How to manage your pensions as an expat
Expats travel the world, but can their pensions travel with them? ING discusses pension planning for expats. [Contributed by ING Belgium]
Expats travel the world, but what happens to their state pension, company pension and private pension when they move abroad?
For a local employee who stays all his or her career in one country with the same employer, things are already not so easy to understand, to plan for, or to optimise. Thus pension matters are exponentially more complex for expats, and the more countries they live and work in, or the more employers they work for, the more difficult planning becomes. By pension age, your first employer may not be around anymore or have changed name a few times.
On the state pension side, things are reasonably well organised within the European Union and with the countries your home country has Social Security Treaties with. For other countries there may be a special state pension scheme, for example, DOSZ-OSSOM (now called DIBISS) in Belgium. Still it is a big administrative hassle to keep all your pension data from all those different countries up to date; and when you will qualify for your pension it takes time before you actually get your pay out in bits and pieces from all the different pension administrations involved.
On the company pension side, fewer companies that one would think have the situation fully under control. They will typically either make a 'pension promise' (not to be recommended from a company perspective) or an 'international pension scheme' often offshore (not always easy to run and not always easy to compare with what the peers in the home country will receive). It gets particularly complex when you change employer or when you often move between countries. The issue is always the same: keeping track of the pension bits and pieces you have built up with the different employers in different countries, and learning how to comply with local and international regulations and the taxation of the payments in the pension scheme, income in the scheme and, last but not least, the eventual pay out of the pension form the company pension fund.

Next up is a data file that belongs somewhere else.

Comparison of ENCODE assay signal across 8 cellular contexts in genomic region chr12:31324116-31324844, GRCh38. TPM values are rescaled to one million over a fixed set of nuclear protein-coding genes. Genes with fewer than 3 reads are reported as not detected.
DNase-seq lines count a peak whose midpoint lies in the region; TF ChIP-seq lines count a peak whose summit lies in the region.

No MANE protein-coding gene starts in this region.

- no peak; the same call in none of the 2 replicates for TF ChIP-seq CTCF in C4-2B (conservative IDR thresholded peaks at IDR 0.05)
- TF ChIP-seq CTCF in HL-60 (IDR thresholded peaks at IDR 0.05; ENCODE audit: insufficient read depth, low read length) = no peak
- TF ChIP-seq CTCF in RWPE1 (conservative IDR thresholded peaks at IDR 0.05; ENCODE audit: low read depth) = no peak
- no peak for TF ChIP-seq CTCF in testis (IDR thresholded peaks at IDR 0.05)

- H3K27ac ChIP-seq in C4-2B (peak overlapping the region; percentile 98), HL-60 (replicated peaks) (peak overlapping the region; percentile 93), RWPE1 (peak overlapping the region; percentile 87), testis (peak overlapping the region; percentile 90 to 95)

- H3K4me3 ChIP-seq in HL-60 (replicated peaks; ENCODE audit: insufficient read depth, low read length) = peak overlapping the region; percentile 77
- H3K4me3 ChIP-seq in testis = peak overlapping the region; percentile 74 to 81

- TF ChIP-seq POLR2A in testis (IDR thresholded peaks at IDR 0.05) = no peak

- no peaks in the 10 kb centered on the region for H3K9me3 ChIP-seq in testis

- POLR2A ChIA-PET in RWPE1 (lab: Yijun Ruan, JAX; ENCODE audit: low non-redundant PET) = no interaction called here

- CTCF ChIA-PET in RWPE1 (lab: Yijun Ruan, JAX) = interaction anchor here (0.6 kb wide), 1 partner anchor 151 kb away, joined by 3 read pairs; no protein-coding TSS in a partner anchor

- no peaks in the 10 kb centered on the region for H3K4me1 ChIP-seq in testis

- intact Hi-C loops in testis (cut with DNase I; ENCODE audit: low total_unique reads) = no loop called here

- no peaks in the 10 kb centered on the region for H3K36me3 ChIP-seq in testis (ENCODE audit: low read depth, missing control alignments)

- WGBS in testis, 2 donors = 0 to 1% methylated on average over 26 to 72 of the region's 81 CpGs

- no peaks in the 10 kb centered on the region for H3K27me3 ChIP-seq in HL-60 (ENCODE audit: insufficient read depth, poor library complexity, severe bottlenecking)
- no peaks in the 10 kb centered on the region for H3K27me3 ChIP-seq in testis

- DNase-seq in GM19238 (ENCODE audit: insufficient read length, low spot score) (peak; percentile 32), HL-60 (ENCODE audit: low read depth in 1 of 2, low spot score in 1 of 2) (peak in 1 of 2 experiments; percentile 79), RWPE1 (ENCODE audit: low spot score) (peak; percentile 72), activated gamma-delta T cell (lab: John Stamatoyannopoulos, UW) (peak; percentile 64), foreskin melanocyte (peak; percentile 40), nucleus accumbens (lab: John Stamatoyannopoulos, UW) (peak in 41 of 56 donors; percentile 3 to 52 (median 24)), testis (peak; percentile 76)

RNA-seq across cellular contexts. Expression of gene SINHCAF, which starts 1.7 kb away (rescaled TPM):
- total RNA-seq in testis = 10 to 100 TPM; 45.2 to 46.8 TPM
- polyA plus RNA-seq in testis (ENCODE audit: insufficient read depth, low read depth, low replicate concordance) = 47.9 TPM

The private pension is the easiest one if there are no fiscal advantages related to it. Then in fact it concerns regular savings and investments for a future purpose, income after retirement. Yet many countries offer fiscally facilitated private pension schemes these days, partly because they are short of funds and keep on lowering the amount of state pension they promise or keep on increasing the age at which one can take his or her state pension.
Quite a few expats take out these fiscally facilitated private pension schemes but the conditions linked to them sometimes pose problems when the expat moves to another country. All in all, good administration is the key to as painless as possible retirement for expats. Start with preparing for your pension today or at as young age as possible.
Contributed by Dave Deruytter, Head of Expats and Non-Residents / ING Belgium
Comment here on the article, or if you have a suggestion to improve this article, please click here.